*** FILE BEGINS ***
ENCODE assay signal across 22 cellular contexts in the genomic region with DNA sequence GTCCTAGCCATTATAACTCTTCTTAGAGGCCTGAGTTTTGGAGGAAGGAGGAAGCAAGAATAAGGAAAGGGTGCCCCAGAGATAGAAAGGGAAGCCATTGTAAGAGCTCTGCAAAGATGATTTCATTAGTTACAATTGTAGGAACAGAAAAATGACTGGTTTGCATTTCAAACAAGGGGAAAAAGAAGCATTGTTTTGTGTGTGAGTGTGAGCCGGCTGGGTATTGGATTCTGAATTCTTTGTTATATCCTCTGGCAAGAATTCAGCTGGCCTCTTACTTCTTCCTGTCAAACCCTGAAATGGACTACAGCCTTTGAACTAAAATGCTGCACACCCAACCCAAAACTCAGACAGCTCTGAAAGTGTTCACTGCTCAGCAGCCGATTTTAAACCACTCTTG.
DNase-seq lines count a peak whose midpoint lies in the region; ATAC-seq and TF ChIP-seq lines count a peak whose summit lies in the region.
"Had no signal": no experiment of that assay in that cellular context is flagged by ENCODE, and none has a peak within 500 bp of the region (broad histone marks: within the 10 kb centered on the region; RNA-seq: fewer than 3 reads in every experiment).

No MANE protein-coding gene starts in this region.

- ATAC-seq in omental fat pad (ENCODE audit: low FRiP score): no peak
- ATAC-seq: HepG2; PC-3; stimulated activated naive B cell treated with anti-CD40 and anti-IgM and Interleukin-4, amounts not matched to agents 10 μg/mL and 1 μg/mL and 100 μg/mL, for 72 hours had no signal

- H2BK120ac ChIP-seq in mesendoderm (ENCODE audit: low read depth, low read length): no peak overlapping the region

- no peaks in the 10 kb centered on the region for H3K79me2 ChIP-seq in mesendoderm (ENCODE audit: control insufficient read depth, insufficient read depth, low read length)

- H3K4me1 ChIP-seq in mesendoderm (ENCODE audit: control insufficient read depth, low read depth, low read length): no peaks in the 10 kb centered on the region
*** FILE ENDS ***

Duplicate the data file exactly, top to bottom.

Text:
ENCODE assay signal across 22 cellular contexts in the genomic region with DNA sequence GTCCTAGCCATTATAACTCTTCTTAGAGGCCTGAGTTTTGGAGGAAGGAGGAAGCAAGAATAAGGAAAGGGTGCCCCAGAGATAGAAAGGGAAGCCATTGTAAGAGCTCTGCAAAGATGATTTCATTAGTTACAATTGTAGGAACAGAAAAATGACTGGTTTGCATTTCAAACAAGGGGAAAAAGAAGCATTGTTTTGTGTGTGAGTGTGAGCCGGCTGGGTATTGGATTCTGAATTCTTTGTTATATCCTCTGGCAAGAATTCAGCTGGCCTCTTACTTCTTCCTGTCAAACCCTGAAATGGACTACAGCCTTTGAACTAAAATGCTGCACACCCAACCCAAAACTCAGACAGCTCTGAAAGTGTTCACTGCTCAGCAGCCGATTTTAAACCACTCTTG.
DNase-seq lines count a peak whose midpoint lies in the region; ATAC-seq and TF ChIP-seq lines count a peak whose summit lies in the region.
"Had no signal": no experiment of that assay in that cellular context is flagged by ENCODE, and none has a peak within 500 bp of the region (broad histone marks: within the 10 kb centered on the region; RNA-seq: fewer than 3 reads in every experiment).

No MANE protein-coding gene starts in this region.

- ATAC-seq in omental fat pad (ENCODE audit: low FRiP score): no peak
- ATAC-seq: HepG2; PC-3; stimulated activated naive B cell treated with anti-CD40 and anti-IgM and Interleukin-4, amounts not matched to agents 10 μg/mL and 1 μg/mL and 100 μg/mL, for 72 hours had no signal

- H2BK120ac ChIP-seq in mesendoderm (ENCODE audit: low read depth, low read length): no peak overlapping the region

- no peaks in the 10 kb centered on the region for H3K79me2 ChIP-seq in mesendoderm (ENCODE audit: control insufficient read depth, insufficient read depth, low read length)

- H3K4me1 ChIP-seq in mesendoderm (ENCODE audit: control insufficient read depth, low read depth, low read length): no peaks in the 10 kb centered on the region